EP 201 Mabon 2023: Collaborating With Our Ideas w/ Christena Cleveland And Amanda Yates Garcia

In celebration of the fall equinox, we sat down with Witch/Author Amanda Yates Garcia (Initiated) and Theologian/Author Christena Cleveland (God Is A Black Woman).

Amy Torok
Sep 21, 2023
61 min read
Sabbat SpecialsWitches FoundMabonTranscripts

Happy Equinox! In celebration of the fall equinox, we sat down with Witch/Author Amanda Yates Garcia (Initiated) and Theologian/Author Christena Cleveland (God Is A Black Woman). Together we enter the deep soil to discuss balance - connecting to nature while rebuking colonialism, safety vs risk-taking, being a leader while dismantling hierarchies, navigating our bodies, the land, self and other and belonging, cultivating community while staying true to your own mission. This Mabon, we try to think of ourselves as being in collaboration with our ideas, where the relationship is reciprocal, not transactional.


"Ideas are deceptively powerful." 

Christena Cleveland - God Is A Black Woman

Amanda Yates Garcia

Photo credit: ©2019 Amanda Yates Garcia by Siri Kaur.

Amanda Yates Garcia is a writer, witch, and the Oracle of Los Angeles. Her work has been featured in The New York Times, The LA Times, The SF Chronicle, The London Times, CNN, BRAVO, as well as a viral appearance on FOX. She has led rituals, classes and workshops on magic and witchcraft at UCLA, UC Irvine, MOCA, The Hammer Museum, LACMA, The Getty and many other venues. Amanda hosts monthly moon rituals online, and the popular Between the Worlds podcast, which looks at the Western Mystery traditions through a mythopoetic lens. Her book, Initiated: Memoir of a Witch, received a starred review from Kirkus and Publisher's Weekly and has been translated into six languages.

Join Amanda's Mystery Cult on Substack

Follow Amanda on Instagram @OracleofLA

Buy Amanda's book Initiated: Memoir of a Witch

Book an appointment with Amanda via her website

Listen to Amanda's podcast Between the Worlds

Christena Cleveland

Christena Cleveland, Ph.D. is a social psychologist, public theologian, author, and activist. She is the founder and director of the Center for Justice + Renewal which supports a more equitable world by nurturing skillful justice advocacy and the depth to act on it.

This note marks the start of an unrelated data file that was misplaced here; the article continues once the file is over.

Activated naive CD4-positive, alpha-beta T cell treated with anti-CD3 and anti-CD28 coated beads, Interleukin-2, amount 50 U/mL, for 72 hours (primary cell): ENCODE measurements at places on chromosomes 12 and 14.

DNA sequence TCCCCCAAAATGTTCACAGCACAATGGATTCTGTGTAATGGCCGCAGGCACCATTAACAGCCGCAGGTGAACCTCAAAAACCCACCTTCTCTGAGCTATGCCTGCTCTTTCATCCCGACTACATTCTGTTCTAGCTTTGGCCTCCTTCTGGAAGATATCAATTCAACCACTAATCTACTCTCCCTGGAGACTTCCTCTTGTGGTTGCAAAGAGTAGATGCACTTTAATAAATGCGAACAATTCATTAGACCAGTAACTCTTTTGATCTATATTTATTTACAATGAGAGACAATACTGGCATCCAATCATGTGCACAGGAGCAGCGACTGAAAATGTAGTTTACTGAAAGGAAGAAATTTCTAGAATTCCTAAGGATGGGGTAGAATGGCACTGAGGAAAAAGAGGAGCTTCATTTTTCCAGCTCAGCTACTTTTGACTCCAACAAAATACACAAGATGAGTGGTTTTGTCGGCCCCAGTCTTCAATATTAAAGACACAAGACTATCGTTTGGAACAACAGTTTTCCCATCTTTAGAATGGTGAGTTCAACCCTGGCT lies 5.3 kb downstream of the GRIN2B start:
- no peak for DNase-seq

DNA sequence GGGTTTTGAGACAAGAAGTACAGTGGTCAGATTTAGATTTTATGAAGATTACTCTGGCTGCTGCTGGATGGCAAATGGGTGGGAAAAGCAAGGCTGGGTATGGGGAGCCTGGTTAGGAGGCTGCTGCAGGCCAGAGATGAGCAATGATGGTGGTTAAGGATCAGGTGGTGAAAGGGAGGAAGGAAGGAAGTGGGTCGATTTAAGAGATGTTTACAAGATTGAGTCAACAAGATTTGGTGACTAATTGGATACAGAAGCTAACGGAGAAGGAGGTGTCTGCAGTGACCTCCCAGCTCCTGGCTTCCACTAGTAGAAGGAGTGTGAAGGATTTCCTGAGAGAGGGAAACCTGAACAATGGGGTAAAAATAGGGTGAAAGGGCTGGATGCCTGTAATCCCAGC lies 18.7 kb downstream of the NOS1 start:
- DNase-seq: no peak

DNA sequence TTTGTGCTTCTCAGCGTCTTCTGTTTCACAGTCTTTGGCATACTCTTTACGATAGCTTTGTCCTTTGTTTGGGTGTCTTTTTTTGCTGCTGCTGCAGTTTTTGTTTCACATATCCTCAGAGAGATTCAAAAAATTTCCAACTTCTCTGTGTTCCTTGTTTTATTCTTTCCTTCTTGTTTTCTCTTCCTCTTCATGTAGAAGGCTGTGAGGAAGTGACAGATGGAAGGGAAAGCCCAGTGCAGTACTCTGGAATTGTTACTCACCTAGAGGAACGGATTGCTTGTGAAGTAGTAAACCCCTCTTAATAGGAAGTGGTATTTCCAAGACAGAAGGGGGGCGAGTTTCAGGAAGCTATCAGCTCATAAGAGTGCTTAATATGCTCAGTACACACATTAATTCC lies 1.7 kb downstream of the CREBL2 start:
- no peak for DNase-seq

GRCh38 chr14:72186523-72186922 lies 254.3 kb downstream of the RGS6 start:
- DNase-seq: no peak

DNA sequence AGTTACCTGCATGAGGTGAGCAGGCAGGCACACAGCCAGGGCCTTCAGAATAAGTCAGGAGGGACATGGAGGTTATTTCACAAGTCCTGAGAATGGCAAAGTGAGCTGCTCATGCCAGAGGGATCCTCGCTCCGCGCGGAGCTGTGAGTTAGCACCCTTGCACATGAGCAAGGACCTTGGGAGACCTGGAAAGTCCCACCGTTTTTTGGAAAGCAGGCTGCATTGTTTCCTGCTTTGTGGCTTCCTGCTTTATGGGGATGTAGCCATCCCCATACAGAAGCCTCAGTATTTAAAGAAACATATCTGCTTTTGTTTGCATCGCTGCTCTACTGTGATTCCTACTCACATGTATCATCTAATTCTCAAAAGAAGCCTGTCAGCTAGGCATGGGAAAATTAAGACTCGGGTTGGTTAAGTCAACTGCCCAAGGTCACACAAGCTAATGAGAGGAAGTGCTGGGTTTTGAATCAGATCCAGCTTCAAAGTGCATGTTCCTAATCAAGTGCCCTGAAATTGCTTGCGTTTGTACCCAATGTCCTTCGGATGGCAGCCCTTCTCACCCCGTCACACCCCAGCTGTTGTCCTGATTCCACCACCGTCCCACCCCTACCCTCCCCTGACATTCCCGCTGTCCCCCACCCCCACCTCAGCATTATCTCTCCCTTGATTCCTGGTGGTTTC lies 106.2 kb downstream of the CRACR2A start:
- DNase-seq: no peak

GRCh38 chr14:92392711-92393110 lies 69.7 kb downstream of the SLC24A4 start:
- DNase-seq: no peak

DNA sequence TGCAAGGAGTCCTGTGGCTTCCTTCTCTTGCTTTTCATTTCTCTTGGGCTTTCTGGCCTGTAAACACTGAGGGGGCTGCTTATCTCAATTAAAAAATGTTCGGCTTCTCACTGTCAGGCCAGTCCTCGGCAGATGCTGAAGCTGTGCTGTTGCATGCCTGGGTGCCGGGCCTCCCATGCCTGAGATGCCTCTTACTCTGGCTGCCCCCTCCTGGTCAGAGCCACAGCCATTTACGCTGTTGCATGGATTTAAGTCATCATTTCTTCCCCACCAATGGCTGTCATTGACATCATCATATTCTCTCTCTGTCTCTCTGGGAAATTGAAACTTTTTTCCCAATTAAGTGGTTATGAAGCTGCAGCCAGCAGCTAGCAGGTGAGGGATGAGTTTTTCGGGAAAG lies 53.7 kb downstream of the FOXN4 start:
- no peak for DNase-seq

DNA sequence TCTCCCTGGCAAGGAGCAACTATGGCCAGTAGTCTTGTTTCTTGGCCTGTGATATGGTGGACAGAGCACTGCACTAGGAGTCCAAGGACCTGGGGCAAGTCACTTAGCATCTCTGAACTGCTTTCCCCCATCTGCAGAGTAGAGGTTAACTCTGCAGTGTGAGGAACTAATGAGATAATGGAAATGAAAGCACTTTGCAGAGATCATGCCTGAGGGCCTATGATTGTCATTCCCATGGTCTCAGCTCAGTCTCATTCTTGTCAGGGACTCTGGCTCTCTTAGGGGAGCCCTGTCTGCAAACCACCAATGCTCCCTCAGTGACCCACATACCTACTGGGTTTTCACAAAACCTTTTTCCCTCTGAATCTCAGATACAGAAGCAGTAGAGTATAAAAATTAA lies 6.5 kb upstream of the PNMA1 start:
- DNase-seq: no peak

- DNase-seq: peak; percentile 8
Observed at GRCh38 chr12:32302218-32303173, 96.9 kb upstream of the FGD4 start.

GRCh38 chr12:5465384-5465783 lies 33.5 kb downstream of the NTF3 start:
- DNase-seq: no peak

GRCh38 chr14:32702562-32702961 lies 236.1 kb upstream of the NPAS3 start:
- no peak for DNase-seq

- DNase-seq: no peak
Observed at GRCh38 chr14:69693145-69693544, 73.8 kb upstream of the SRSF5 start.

A weaver at heart, Dr. Cleveland integrates psychology, theology, storytelling, and art to help justice seekers sharpen their understanding of the social realities that maintain injustice while also stimulating the soul’s enormous capacity to resist and transform those realities.

Dr. Cleveland holds a Ph.D. in social psychology from the University of California Santa Barbara, a B.A. from Dartmouth College where she double majored in Sociology and Psychological and Brain Sciences, as well as an honorary doctorate from the Virginia Theological Seminary. An award-winning researcher and author, Christena is a Ford Foundation Fellow who has held faculty positions at several institutions of higher education — most recently at Duke University’s Divinity School, where she was the first African-American and first female director of the Duke Center for Reconciliation, and also led a research team investigating self-compassion as a buffer to racial stress. In 2022, she published her second full-length book, God is a Black Woman (HarperCollins), which details her 400-mile walking pilgrimage across central France in search of ancient Black Madonna statues, and examines the relationship among race, gender, and cultural perceptions of the Divine. Her work has been featured in a number of major media outlets including the History Channel, PBS, Essence Magazine, the Washington Post, NPR, and BBC Radio.

Though Dr. Cleveland loves scholarly inquiry, she is also an avid student of embodied wisdom. She recently completed the Art & Social Change intensive somatic training for millennial leaders, and is currently deepening her mind-body-spirit integration in a year-long embodied leadership cohort for Black, Indigenous, and People of Color.

A bona fide tea snob, lover of Black art, and Ólafur Arnalds superfan — Christena makes her home in Minneapolis.

"Witchcraft is an act of healing and an act of resistance."

Amanda Yates Garcia - Initiated


Mabon 2023 

Amy: Happy Mabon! Today marks the five year anniversary of the Missing Witches podcast. Over the past five years, the idea seed has germinated and sprouted and expanded into books, a coven, a zine. If you want to keep the Missing Witches project alive, join our coven. Buy our books, New Moon Magic, 13 Anti Capitalist Tools of Resistance and Re Enchantment.